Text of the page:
Assemble an AR15 upper

(Note: you can click on a picture for a link to Brownells for the major part or tool in that picture so you can purchase)

(Note2: the pictures here are of my AR 15 6.5 Grendel upper, assembly uses the same tools and the same process as a standard 5.56 or .223 AR15)

First things first, to get going on your build you will want to make sure you have the right tools for the job.

Upper vice block

Barrel Wrench

hammer

vice

punch tools

 

Assembling the AR15 Upper:

I will be posting the steps of assembling a stripped upper receiver when I have the money together to buy one and the parts.

 

Put the Ar15 Barrel onto the upper:

Start by putting the upper receiver into the Upper Vice Block

Put the Vice Block in the Vice, the purpose behind this is to allow enough grip to allow for tightening the barrel nut without crushing the upper, or mangling it…

Grease the Threads on the Upper

Now you take the barrel and line up the peg with the notch on the upper, this notch makes sure the feed rams are lined up properly, and the gas port is on top.

With this build I am using a Yankee Hill free float foregrip, so we replace the GI barrel nut/delta ring and such with the barrel nut that came with the free float, and we carefully put it over the barrel.  And here we are threading it on.  One additional thing to notice is that this Yankee Hill free float tube, the diamond series, has an additional ring on the barrel nut, this will be used latter to tighten against the Tube when it is properly in place.

You now tighten up the barrel nut, you will be using a special tool for the AR15, a barrel nut wrench.  You can see the square cut out in the wrench, this is so you can use a torque wrench to tighten the barrel nut to between 35 and 50 pounds, the upper limit is 80 pounds.  In reality this poundage is not CRITICAL, it is a good idea and recommended, however you are limited to were you stop the nut at since the gas tube will be passing through it via one of the many holes or notches.  Basically you will tighten it up three times, on the third time you will align one of the holes/notches so the gas tube can run through it properly.  The exactness of this alignment can affect the placement of the top rail of a rail system, in this case since we are using the diamond series quad rail it was very important, you could really see it if it was off a little because of the picatinny rail spanning to the upper.  The barrel wrench has three pins, each will go in a notch or hole for the gas tube on the barrel nut.

Once the barrel nut is secured, since we are using a free float tube in this build, we will now thread on the Yankee Hill Machine Diamond Free Float Quad Rail.  Be careful not to scratch the barrel or the rail system as you pass it along the barrel to thread it, use both hands and slide your fingers along the barrel to prevent the Rail system from touching it.  Also be sure to line up the rail of the Upper with the top rail of the Quad Rail System, take extra care that it is right.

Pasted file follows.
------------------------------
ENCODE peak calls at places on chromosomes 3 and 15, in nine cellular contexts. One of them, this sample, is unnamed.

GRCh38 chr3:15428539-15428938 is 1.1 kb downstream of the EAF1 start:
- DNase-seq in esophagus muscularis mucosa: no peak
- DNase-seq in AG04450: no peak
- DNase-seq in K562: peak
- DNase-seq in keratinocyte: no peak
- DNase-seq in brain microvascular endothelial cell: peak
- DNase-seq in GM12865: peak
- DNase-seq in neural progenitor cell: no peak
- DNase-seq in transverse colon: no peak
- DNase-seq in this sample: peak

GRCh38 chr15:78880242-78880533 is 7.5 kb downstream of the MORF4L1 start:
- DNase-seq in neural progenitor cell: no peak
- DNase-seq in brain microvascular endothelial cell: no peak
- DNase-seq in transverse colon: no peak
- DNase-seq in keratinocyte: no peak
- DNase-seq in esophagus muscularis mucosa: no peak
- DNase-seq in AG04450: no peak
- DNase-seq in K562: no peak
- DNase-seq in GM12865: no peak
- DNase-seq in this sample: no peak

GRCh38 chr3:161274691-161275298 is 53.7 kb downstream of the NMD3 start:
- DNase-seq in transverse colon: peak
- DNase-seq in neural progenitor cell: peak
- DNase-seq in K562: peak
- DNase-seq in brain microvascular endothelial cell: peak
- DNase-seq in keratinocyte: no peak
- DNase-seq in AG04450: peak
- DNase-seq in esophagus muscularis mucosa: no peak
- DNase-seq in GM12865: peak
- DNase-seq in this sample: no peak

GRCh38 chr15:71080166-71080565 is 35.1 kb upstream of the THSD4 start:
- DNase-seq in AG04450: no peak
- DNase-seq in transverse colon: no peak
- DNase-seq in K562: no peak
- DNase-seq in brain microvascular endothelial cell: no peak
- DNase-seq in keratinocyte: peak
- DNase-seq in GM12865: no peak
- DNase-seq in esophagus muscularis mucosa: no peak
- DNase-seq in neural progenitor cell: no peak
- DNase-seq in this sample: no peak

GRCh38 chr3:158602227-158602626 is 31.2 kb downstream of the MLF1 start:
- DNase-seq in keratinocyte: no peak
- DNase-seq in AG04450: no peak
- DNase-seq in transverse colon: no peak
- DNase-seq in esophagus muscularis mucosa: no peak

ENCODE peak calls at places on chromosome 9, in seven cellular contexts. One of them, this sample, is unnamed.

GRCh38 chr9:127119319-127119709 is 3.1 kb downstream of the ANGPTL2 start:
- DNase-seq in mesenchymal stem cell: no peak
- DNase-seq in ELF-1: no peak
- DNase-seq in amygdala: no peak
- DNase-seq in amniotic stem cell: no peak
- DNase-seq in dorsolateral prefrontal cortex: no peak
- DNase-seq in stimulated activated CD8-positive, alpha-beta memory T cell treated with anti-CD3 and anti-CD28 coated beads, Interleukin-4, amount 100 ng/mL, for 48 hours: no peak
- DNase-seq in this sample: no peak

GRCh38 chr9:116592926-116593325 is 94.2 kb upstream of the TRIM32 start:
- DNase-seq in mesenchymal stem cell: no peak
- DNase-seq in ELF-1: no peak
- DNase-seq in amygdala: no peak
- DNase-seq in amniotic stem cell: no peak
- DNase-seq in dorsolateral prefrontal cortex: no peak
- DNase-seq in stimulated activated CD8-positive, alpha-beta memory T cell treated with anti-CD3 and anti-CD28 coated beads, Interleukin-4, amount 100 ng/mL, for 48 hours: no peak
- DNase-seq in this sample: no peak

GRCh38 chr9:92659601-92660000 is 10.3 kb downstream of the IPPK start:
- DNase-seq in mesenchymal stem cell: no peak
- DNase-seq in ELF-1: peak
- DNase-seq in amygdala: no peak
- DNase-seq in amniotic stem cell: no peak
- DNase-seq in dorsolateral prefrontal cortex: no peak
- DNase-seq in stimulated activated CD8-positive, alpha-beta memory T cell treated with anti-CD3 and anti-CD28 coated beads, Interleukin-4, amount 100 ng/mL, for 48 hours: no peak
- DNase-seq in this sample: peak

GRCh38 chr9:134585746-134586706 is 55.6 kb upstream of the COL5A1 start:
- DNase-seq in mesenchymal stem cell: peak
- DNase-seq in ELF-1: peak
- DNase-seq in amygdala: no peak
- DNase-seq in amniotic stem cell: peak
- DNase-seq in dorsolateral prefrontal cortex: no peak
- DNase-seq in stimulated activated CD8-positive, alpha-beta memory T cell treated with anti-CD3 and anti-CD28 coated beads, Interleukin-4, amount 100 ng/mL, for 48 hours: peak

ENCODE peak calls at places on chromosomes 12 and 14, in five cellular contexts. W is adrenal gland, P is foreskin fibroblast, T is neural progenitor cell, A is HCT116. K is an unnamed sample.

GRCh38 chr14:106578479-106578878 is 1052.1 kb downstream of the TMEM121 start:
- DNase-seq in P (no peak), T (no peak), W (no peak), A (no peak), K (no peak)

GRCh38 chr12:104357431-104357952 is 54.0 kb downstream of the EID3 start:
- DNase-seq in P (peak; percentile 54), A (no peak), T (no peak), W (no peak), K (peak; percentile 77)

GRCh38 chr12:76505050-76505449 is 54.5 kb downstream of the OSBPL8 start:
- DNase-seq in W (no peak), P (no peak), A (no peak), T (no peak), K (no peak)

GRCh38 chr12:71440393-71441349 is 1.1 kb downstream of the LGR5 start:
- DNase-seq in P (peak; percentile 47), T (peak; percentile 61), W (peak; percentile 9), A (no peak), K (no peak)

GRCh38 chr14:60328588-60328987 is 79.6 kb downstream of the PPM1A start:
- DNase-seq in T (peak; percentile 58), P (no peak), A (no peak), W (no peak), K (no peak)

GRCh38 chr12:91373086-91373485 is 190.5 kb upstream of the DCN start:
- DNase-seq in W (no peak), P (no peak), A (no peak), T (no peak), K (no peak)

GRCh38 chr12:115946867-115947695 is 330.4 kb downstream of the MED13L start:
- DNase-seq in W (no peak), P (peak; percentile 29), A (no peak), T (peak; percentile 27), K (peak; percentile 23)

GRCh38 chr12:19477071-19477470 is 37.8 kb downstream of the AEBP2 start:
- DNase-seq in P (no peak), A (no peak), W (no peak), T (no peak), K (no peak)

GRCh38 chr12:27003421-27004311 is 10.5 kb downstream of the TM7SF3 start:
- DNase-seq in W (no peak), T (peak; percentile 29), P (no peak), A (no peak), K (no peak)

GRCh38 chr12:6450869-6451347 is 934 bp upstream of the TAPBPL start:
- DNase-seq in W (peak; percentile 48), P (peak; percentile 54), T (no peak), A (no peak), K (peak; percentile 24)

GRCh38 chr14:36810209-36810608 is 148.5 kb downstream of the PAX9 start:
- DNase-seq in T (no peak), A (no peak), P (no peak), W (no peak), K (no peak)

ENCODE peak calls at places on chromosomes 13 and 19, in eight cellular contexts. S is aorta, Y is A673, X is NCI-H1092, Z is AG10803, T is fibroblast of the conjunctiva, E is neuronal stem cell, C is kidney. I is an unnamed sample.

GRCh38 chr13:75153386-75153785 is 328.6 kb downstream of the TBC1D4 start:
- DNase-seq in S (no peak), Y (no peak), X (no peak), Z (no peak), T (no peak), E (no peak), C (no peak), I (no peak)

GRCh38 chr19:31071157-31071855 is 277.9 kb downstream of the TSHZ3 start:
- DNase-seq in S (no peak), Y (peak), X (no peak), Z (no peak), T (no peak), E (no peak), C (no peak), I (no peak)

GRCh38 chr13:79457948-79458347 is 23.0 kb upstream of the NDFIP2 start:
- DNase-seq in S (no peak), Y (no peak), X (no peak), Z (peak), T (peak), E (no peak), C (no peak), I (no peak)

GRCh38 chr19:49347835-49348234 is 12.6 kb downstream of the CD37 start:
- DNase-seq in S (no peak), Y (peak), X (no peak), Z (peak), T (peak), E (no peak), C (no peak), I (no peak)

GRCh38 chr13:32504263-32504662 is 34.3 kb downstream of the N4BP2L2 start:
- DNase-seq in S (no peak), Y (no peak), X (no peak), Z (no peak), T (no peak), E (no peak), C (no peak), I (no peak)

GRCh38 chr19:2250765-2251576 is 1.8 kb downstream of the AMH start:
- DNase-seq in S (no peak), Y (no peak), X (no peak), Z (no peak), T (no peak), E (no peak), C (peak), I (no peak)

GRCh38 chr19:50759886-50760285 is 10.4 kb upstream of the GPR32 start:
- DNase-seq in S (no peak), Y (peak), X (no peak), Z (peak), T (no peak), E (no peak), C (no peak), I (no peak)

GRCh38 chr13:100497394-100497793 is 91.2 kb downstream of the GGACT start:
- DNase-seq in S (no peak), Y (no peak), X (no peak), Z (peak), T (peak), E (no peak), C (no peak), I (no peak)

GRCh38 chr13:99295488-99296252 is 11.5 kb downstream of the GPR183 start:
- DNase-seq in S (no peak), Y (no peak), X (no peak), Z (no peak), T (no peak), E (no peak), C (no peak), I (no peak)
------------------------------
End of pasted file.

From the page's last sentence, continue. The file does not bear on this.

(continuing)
It is now time for the gas tube and gas block.  First off get the gas tube roll pin, you want to get it started into one side of the gas block.  The gas tube roll pin is hollow so this will still allow for you to line up the right hole in the gas tube before pushing the pin in all the way.  while lining up the gas tube, make sure the intake port of the tube is pointing the right direction, this would be towards the barrel.  The way I do this process is I use two blocks of wood partially carved to match the gas block, then I hold the gas block steady with the vice.  Make sure the gas tube roll pin holes are facing up and down so that you can use a hammer and punch tool to push the pin in.  After each tap of the hammer make sure the gas tube is lined up properly.  This picture shows what a gas tube pinned to the gas block.

Now you will be blocking up the upper again in the vice and sliding on the gas block, again be very careful not to mark the barrel as you carefully slide on the gas block.  This specific gas block is held on with two set screws from the bottom by using an allen wrench.  You will be sliding the gas tube through the hole in the barrel nut and the upper receiver.  Be very careful that you do not bend the gas tube, if it gets bent the gas key on the bolt carrier will hit the tube and cause damage to your rifle.  With a gas block like this that uses screws it is always a good idea to use some light loc tight to secure the screws and prevent them from coming out.  Be sure that before you put the gas block on you mark with a pencil where the gas port is on the barrel, and also make a mark on the gas block where the port is, this makes it easier to align the gas ports.

Once you have lined up the gas ports on the barrel and the gas block, it is time to secure the gas block with the set screws – I recommend you use the loc tight.  If you are not sure you have aligned the gas ports, wait to use the loc tight until after you have verified that your rifle cycles rounds properly.  If the ports are not lined up then there will not be the pressure that pushes the carrier back to eject the spent cartridges and load a new round.  Use the allen wrench to tighten the screws, you want them tightened for two reasons, one is to keep the gas block from twisting and the second is to prevent gas leaking.

more to come!

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